The man stood, straightening his jacket. "His master requests that you make yourselves at home." With that, he departed, leaving Langdon and Sophie alone.

Sophie wondered which of the fireside antiques she was supposed to sit on - the Renaissance velvet divan, the rustic eagle-claw rocker, or the pair of stone pews that looked like they'd been lifted from some Byzantine temple.

Langdon unwrapped the cryptex from his coat, walked to the velvet divan, and slid the wooden box deep underneath it, well out of sight. Then, shaking out his jacket, he put it back on, smoothed the lapels, and smiled at Sophie as he sat down directly over the stashed treasure.

The divan it is, Sophie thought, taking a seat beside him.

As she stared into the growing fire, enjoying the warmth, Sophie had the sensation that her grandfather would have loved this room. The dark wood paneling was bedecked with Old Master paintings, one of which Sophie recognized as a Poussin, her grandfather's second-favorite painter. On the mantel above the fireplace, an alabaster bust of Isis watched over the room.

Beneath the Egyptian goddess, inside the fireplace, two stone gargoyles served as andirons, their mouths gaping to reveal their menacing hollow throats. Gargoyles had always terrified Sophie as a child; that was, until her grandfather cured her of the fear by taking her atop Notre Dame Cathedral in a rainstorm. "Princess, look at these silly creatures," he had told her, pointing to the gargoyle rainspouts with their mouths gushing water. "Do you hear that funny sound in their throats?" Sophie nodded, having to smile at the burping sound of the water gurgling through their throats. "They're gargling,"her grandfather told her. "Gargariser! And that's where they get the silly name "gargoyles"." Sophie had never again been afraid.

The fond memory caused Sophie a pang of sadness as the harsh reality of the murder gripped her again. Grand-pere is gone.She pictured the cryptex under the divan and wondered if Leigh Teabing would have any idea how to open it. Or if we even should ask him.Sophie's grandfather's final words had instructed her to find Robert Langdon. He had said nothing about involving anyone else. We needed somewhere to hide, Sophie said, deciding to trust Robert's judgment.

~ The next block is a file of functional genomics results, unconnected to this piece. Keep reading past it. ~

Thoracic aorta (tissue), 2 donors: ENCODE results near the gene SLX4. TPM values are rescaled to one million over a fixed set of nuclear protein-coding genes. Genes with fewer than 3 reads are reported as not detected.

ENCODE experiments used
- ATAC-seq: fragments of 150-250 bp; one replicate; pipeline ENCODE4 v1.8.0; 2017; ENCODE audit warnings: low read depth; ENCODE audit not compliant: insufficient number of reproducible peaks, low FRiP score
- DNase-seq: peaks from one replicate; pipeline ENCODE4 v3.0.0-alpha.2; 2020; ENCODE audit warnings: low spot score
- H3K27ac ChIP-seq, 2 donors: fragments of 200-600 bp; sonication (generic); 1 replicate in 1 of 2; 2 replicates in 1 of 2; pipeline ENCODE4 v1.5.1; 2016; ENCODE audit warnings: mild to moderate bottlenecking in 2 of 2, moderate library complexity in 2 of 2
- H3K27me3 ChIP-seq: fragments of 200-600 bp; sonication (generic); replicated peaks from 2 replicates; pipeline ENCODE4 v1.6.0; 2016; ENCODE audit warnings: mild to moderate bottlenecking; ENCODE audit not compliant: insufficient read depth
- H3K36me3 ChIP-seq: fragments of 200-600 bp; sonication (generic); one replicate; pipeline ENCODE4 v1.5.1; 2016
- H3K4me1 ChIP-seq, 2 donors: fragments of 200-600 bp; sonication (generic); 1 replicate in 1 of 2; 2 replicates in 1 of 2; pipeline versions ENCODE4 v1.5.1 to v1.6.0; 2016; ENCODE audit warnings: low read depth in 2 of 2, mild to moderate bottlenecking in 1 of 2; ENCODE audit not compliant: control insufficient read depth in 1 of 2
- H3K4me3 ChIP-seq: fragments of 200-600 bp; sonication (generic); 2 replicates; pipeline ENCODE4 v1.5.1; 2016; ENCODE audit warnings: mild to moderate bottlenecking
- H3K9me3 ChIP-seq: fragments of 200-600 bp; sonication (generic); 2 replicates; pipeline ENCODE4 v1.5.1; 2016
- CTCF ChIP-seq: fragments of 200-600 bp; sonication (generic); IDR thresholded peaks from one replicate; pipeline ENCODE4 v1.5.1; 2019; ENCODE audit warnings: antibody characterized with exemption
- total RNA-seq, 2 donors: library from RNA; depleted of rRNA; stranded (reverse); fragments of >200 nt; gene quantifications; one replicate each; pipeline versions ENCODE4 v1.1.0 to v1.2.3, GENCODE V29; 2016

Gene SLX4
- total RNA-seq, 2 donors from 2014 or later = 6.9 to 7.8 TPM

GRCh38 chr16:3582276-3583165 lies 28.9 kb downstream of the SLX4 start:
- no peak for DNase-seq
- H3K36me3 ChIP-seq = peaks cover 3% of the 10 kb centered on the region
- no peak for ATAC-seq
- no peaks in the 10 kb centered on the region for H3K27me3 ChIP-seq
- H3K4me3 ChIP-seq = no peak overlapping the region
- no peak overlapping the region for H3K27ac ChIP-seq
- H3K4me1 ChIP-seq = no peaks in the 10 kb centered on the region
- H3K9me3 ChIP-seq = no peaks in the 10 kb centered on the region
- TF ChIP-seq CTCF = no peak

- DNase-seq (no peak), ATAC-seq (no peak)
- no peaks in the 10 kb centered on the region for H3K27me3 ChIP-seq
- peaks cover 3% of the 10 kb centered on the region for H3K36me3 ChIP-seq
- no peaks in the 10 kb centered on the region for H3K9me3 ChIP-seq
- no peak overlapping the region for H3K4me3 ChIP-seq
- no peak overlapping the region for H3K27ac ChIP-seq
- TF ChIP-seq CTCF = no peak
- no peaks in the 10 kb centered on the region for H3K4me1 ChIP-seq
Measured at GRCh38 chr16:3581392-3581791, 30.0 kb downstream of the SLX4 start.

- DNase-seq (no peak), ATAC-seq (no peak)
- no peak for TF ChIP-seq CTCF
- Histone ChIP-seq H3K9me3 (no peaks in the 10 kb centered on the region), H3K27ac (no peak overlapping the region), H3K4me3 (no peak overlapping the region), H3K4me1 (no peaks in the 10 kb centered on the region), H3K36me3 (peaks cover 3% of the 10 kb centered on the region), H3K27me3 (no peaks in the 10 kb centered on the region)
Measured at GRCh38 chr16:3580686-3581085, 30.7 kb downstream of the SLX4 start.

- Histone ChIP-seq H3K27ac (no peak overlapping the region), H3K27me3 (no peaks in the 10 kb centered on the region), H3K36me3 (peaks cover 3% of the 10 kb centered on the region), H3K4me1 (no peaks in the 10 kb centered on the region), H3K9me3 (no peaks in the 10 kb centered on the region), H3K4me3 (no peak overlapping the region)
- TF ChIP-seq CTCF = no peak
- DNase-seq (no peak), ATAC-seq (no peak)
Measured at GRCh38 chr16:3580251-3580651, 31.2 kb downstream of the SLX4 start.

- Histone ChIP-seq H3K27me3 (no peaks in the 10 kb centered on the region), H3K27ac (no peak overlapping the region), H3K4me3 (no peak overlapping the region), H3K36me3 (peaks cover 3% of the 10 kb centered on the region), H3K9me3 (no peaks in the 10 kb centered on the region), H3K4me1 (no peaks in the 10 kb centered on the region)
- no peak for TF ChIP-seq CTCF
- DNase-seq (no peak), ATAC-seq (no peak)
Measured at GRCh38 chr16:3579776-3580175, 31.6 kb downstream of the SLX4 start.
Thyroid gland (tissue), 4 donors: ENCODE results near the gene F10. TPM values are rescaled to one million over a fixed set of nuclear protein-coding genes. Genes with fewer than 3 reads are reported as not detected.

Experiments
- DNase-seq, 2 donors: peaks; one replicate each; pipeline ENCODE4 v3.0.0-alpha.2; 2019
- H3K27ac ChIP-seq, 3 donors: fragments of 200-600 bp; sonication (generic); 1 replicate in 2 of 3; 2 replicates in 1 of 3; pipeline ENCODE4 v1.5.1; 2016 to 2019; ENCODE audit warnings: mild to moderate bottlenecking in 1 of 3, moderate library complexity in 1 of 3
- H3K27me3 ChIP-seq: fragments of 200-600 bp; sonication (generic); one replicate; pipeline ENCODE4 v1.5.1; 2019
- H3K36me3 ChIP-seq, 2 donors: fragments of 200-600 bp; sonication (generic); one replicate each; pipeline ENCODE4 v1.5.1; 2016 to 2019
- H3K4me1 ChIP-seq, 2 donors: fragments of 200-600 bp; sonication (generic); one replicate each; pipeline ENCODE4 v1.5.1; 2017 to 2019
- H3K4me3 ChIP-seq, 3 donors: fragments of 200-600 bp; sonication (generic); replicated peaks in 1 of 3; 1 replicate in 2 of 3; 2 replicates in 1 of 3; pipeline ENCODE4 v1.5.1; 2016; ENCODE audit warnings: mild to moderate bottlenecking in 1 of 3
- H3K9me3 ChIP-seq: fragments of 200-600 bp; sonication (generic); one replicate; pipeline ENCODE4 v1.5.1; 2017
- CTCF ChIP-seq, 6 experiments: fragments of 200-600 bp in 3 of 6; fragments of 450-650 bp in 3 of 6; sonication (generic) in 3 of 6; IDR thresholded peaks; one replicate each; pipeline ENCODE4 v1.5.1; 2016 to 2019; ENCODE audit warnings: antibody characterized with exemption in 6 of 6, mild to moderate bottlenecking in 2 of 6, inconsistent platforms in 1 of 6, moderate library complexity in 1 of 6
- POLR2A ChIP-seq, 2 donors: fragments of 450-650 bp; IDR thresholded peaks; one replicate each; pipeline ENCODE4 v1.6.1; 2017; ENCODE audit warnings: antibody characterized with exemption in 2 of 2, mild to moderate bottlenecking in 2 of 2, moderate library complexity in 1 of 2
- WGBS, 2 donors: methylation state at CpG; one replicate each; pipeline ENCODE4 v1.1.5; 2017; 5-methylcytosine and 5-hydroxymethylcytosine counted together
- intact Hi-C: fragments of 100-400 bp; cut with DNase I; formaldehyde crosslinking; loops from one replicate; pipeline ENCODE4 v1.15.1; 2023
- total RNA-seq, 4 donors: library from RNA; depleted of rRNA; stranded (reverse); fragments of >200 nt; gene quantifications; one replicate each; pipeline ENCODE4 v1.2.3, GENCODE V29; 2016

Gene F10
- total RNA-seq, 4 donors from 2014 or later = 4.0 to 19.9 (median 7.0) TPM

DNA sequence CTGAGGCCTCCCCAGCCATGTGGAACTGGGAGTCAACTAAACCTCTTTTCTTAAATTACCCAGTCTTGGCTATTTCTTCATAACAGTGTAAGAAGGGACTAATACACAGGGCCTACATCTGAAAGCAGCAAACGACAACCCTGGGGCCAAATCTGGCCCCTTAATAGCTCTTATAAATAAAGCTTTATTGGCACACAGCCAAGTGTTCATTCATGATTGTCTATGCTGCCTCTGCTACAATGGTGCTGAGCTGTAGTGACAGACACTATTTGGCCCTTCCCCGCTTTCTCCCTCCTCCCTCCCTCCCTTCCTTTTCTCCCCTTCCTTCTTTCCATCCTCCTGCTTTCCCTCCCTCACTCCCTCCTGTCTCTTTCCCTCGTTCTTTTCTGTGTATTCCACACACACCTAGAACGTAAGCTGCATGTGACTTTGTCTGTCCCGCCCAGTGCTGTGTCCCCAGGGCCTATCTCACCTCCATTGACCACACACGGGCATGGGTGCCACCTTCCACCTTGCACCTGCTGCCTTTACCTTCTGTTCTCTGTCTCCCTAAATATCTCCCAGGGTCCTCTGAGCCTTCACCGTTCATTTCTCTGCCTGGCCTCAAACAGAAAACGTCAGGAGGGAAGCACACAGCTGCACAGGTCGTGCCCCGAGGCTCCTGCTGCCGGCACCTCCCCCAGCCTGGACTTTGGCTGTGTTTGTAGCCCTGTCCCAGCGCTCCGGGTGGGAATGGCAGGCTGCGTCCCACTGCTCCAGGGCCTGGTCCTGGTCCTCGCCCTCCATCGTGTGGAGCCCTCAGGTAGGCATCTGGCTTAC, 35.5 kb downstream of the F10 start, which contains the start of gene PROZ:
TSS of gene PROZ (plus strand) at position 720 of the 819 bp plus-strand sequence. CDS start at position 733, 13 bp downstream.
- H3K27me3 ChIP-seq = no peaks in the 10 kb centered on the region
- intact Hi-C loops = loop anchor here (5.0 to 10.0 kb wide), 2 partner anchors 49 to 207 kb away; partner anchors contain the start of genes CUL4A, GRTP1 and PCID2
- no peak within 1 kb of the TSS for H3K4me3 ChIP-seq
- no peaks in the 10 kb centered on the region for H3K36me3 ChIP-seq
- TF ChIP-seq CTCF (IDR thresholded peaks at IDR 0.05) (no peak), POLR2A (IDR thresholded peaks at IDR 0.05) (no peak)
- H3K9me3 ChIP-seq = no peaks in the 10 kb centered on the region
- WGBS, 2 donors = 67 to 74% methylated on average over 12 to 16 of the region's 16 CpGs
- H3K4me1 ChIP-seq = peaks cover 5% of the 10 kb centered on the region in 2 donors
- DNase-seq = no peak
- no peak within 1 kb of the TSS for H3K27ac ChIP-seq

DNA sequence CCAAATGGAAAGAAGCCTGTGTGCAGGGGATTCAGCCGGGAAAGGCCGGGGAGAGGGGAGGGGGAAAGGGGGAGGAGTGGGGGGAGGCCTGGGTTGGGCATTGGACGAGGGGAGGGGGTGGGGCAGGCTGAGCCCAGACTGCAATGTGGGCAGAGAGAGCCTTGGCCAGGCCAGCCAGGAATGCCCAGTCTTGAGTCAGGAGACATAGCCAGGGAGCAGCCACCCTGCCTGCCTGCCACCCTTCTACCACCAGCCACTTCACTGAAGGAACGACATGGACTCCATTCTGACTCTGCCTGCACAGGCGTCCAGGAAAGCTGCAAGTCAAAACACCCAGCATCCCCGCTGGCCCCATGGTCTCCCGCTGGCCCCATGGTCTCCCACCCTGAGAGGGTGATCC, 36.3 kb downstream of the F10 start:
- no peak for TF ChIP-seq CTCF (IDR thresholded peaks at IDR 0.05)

"Sir Robert!" a voice bellowed somewhere behind them. "I see you travel with a maiden."

Langdon stood up. Sophie jumped to her feet as well. The voice had come from the top of a curled staircase that snaked up to the shadows of the second floor. At the top of the stairs, a form moved in the shadows, only his silhouette visible.

"Good evening," Langdon called up. "Sir Leigh, may I present Sophie Neveu." "An honor." Teabing moved into the light." Thank you for having us," Sophie said, now seeing the man wore metal leg braces and used crutches. He was coming down one stair at a time. "I realize it's quite late."

"It is so late, my dear, it's early." He laughed. "Vous n'etes pas Americaine?"

Sophie shook her head. "Parisienne."

"Your English is superb."

"Thank you. I studied at the Royal Holloway."